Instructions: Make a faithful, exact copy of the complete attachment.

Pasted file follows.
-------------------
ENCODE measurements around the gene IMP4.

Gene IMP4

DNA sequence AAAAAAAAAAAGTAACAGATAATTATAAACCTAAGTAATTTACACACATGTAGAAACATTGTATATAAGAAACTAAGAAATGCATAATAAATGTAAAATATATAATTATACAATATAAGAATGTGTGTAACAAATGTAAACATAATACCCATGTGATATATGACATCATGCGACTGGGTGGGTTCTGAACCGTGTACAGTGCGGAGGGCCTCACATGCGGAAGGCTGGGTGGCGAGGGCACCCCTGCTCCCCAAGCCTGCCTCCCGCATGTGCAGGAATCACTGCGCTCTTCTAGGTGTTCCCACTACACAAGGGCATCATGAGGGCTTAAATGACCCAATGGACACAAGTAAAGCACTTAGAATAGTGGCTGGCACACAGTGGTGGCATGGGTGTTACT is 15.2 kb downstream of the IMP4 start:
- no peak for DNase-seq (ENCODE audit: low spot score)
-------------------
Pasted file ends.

ENCODE measurements around the gene IMP4.

Gene IMP4

DNA sequence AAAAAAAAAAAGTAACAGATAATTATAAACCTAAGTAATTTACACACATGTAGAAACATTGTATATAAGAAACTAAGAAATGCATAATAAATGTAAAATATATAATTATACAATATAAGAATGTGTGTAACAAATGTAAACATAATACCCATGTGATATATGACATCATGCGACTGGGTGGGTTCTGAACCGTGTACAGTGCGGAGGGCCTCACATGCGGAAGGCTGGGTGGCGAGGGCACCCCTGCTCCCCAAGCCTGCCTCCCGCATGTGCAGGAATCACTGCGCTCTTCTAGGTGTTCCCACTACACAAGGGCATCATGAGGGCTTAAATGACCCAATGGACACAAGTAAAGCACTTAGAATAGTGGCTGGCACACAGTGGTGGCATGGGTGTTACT is 15.2 kb downstream of the IMP4 start:
- no peak for DNase-seq (ENCODE audit: low spot score)